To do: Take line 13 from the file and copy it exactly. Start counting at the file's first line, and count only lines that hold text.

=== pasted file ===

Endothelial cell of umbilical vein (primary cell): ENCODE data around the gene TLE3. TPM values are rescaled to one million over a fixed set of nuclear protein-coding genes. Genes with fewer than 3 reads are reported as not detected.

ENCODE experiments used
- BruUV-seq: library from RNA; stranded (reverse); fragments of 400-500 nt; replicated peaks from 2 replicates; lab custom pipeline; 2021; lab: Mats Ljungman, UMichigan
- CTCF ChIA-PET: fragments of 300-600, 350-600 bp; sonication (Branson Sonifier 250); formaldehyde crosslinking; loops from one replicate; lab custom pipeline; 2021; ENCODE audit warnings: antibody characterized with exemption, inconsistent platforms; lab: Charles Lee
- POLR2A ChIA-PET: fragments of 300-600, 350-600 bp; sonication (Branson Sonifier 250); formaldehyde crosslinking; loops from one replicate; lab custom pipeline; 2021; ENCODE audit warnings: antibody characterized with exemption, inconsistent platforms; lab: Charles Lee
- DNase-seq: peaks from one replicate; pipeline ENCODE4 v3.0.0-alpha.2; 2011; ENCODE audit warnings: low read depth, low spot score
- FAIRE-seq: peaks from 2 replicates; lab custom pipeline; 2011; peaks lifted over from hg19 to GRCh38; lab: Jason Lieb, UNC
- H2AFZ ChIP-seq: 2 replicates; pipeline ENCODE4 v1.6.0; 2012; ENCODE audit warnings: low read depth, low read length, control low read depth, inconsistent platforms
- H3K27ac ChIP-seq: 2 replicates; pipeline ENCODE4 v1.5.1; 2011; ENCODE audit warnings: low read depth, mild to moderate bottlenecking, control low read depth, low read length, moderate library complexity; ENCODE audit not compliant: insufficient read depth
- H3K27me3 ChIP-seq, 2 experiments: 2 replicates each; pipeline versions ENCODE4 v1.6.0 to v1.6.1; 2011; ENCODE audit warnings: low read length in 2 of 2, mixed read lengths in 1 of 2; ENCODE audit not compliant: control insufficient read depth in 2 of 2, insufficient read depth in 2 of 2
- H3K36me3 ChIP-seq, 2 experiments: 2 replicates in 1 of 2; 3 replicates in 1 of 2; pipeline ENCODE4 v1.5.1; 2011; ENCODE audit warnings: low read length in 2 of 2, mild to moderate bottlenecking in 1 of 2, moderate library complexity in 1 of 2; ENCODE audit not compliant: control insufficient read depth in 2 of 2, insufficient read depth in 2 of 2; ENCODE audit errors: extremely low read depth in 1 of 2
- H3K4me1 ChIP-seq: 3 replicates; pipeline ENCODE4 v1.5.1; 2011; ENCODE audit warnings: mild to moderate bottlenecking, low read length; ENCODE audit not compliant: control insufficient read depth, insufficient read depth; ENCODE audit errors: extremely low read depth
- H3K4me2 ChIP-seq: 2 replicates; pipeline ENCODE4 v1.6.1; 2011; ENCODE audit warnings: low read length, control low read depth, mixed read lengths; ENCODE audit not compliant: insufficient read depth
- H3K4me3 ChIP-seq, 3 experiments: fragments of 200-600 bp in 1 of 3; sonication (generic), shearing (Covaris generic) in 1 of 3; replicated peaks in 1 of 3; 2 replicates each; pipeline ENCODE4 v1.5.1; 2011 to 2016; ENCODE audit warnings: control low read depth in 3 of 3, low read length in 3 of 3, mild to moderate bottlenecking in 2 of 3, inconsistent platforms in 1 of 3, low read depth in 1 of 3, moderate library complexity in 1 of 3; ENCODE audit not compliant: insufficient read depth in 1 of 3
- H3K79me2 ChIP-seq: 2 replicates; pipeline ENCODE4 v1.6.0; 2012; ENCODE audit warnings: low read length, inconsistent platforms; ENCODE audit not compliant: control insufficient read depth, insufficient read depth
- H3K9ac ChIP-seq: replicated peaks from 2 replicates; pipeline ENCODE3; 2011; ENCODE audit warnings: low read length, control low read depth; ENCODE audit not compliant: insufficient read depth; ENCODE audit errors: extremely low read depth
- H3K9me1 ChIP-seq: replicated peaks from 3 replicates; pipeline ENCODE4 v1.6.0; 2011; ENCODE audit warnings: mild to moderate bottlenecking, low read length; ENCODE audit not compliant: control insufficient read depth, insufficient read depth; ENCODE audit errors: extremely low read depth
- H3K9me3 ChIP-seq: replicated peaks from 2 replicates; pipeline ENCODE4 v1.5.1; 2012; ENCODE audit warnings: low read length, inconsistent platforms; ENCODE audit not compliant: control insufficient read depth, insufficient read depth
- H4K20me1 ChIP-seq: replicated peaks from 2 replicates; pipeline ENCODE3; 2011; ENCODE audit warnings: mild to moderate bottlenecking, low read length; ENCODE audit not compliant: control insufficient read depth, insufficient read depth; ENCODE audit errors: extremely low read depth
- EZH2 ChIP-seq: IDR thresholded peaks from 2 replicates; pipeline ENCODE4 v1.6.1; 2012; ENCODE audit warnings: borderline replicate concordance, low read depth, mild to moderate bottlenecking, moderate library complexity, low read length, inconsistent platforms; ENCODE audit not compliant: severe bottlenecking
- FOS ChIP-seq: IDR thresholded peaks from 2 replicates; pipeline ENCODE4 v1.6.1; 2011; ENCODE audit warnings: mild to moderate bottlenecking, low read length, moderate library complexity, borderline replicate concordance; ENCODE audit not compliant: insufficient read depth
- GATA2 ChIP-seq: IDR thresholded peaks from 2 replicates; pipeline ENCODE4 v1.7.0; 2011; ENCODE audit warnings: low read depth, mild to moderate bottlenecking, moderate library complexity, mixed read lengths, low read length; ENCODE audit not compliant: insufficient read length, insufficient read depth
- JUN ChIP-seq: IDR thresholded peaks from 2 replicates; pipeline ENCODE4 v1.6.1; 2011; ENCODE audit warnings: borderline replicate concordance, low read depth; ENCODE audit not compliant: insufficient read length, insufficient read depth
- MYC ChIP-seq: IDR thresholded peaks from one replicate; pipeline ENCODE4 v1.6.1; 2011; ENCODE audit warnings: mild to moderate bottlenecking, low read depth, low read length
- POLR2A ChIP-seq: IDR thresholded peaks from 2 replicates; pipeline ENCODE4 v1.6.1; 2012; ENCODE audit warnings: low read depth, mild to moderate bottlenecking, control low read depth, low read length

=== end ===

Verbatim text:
- H3K4me2 ChIP-seq: 2 replicates; pipeline ENCODE4 v1.6.1; 2011; ENCODE audit warnings: low read length, control low read depth, mixed read lengths; ENCODE audit not compliant: insufficient read depth